Last week I tore apart and re-assembled my desktop Computer audio system three times. Now I realize that for some audiophiles tearing apart and re-assembling their systems is the high point of their week, but for me it’s part of my job, and not necessarily the part I like the best.
The great portrait photographer Arnold Newman is credited with the truism, “Photography is 1% inspiration and 99% moving furniture.” The same can be said for audio journalism. Much of my time “reviewing” is spent breaking down, removing components, replacing them with other components, reassembling the whole system, then checking to make sure it’s all connected and working optimally. Oh, I almost forgot the tasks of unpacking new stuff and repacking already-reviewed stuff. I have running conversations with both the UPS and FED EX drivers who have my neighborhood as part of their beat. They see me a lot.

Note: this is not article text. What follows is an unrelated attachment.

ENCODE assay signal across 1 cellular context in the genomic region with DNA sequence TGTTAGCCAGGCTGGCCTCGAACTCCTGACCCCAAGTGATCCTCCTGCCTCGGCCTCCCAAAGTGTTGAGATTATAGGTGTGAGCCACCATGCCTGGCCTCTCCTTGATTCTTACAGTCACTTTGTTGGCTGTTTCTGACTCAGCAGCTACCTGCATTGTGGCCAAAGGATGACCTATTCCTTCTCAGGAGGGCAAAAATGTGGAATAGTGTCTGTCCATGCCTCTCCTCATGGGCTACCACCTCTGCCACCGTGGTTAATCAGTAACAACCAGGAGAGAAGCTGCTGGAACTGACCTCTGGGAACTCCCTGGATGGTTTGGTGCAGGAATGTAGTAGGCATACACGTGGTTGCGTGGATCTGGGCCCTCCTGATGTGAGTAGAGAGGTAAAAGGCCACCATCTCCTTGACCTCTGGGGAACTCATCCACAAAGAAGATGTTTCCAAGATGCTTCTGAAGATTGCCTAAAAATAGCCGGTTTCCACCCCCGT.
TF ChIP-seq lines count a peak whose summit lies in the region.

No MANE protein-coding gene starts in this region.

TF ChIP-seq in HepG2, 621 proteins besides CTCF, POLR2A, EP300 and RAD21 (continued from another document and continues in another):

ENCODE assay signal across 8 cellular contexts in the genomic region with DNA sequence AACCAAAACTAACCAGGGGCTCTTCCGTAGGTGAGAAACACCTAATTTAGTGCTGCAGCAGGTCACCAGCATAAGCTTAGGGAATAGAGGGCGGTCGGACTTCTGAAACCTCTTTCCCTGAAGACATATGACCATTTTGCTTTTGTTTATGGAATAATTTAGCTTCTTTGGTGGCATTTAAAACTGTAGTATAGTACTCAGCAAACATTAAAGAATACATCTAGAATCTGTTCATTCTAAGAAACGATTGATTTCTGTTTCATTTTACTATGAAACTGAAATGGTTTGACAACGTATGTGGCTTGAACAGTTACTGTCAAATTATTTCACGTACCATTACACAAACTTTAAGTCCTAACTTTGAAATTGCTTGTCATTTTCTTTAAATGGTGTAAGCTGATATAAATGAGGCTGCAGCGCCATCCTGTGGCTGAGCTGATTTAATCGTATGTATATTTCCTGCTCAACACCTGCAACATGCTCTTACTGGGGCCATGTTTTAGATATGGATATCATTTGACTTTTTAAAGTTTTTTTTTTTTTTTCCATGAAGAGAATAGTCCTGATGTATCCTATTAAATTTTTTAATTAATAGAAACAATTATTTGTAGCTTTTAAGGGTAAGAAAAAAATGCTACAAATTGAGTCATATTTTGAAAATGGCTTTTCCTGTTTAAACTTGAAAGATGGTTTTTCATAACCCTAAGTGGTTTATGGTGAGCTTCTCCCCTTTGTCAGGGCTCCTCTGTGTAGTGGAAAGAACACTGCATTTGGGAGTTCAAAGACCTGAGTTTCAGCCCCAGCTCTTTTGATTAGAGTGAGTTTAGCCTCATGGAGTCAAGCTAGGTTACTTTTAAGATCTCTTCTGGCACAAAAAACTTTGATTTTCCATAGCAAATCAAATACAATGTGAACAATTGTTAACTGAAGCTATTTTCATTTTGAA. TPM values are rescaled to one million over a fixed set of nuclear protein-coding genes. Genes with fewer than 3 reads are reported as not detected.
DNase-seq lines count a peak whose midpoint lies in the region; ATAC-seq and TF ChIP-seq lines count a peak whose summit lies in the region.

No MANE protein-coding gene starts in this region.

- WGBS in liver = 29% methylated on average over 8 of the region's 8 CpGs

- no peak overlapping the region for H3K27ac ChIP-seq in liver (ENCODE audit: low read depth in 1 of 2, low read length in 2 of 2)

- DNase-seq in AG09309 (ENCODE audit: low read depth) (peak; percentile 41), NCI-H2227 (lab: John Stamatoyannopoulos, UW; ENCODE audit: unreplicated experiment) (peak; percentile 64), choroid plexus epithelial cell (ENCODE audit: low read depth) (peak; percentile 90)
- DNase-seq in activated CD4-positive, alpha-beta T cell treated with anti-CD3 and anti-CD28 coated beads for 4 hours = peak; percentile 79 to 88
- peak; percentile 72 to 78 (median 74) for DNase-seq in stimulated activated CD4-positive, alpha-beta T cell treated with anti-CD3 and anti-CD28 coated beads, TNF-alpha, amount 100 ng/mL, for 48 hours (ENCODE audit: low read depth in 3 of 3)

Hey, I’m not complaining. It’s just one more part of doing what I do. But sometimes, when I’m down on my hands and knees, under my desk, twisted sideways to clear the subwoofer so I can reach that AC cord way back in the darkest corner, I do wish that I were a bit more flexible…and smaller
Speaking of flexibility; there’s always a problem dealing cables and wire. Murphy’s law says whenever you need a cable, it’s always at the bottom of the pile, if anywhere. I have one special closet where I keep all the cables that are not currently in use. Sometimes I look through everything in the closet and still end up having to raid one of my three working systems to find the right cable, or double pair of right cables (for comparisons you do need to make sure that both sources are using the same brand and length of cable.)
I suppose some readers are thinking, “So?” My point is that the actual assembly and installation of an audio system isn’t elegant of glamorous, yet it takes up quite a bit of most audiophiles “hobby time.” Just like photography, much of the time audio is 1% inspiration, while the rest is spent moving and rearranging furniture…